Tuesday, July 12, 2011

Bicycle, Blues, and BBQ Festival

I had a great time at the Bicycle, Blues & BBQ Festival in Clear Lake, IA this past weekend. Tim Putnam put on two excellent races and the crowd at the criterium on Saturday night was exceptional. The crit had a very professional feel to it and I think the racers really appreciated all of the hard work and effort that was put in to create the event. I had quite a few racers say to me "Wow, you're from here? This is a cool little town!"
I had me some tasty BBQ brisket and listened to a really talented Blues band, Reverend Raven and the Chain Smoking Altar Boys, on Friday night. I got to see tons of friends and family who live in the area and came out to Clear Lake to watch the races.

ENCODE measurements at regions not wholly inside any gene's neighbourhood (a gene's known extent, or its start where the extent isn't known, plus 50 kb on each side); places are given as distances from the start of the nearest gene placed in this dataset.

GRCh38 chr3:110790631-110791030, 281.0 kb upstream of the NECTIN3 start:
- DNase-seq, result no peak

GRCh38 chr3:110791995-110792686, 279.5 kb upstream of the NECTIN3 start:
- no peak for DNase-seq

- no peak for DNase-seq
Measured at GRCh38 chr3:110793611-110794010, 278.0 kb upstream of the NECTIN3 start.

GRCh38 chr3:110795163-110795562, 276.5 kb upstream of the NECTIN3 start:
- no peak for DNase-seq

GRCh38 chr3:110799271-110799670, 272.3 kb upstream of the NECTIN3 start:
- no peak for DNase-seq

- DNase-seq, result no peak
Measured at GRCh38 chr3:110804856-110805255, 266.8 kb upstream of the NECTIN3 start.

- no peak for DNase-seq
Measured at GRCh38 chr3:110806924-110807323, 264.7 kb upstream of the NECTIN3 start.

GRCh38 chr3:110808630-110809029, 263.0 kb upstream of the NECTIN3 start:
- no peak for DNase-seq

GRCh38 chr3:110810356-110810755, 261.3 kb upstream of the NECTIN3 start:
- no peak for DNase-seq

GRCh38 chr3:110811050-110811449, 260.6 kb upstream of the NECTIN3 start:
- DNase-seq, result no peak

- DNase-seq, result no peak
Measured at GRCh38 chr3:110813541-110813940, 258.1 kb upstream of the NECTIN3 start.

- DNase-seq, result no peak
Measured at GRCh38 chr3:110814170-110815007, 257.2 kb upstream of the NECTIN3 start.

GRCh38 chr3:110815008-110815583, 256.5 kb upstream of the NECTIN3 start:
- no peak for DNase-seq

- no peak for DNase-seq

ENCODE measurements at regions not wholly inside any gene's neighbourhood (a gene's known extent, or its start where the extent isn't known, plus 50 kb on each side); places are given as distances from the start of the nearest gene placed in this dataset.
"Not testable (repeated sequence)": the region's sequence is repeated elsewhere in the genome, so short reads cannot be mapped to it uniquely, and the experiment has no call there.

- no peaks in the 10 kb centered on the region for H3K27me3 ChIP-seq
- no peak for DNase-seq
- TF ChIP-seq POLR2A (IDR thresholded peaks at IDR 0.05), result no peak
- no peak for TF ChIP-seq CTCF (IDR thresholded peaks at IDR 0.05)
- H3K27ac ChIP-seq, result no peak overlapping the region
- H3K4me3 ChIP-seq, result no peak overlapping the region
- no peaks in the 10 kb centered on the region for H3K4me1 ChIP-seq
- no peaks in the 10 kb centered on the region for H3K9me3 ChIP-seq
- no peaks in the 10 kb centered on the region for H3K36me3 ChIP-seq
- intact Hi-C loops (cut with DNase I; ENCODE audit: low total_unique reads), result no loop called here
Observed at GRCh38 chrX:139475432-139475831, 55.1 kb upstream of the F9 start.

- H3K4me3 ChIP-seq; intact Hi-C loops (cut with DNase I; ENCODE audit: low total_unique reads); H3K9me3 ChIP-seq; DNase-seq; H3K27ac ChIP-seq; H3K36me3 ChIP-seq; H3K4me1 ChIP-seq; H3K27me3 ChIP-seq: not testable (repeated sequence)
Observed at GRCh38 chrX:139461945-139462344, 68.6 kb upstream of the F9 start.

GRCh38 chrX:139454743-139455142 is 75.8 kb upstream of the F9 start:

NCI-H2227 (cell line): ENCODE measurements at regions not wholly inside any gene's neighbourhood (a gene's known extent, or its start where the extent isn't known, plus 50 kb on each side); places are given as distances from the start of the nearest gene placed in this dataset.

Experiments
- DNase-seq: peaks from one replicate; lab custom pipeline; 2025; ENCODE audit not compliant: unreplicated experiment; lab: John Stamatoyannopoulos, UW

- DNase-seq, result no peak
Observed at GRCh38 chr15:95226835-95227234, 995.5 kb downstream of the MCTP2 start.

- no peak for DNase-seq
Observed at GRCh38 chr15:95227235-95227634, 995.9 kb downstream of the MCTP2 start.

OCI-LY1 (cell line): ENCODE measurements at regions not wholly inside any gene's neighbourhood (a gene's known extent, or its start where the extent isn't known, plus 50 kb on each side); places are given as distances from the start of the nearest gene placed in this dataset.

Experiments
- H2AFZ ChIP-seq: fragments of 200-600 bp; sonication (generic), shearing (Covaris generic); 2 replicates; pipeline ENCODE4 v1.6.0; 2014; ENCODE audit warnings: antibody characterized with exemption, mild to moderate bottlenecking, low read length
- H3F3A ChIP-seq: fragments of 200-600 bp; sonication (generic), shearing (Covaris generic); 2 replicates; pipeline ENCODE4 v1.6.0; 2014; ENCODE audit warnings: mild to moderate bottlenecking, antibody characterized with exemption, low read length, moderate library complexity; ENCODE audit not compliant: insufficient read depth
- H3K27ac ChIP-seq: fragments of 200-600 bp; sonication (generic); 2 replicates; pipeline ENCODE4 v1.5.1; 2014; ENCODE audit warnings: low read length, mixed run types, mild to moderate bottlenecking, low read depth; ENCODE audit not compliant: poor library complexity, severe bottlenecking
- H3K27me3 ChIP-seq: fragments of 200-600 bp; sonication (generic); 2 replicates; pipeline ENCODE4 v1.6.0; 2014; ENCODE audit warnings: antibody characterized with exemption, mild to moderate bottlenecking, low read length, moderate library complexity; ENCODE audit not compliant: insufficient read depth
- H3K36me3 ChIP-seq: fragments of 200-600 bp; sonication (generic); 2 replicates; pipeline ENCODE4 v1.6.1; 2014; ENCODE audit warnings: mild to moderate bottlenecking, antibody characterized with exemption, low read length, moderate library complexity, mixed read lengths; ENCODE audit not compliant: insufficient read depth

The Saturday crit went well, we narrowed the field of 50 down to 7 riders containing teammate Nick Frey and myself with a few early attacks. With 10-12 laps to go, I attacked hard and the other 5 riders responded but then Nick counter-attacked and went solo for the win. It was a good day and everything worked well...though I should have worked harder to get on the podium.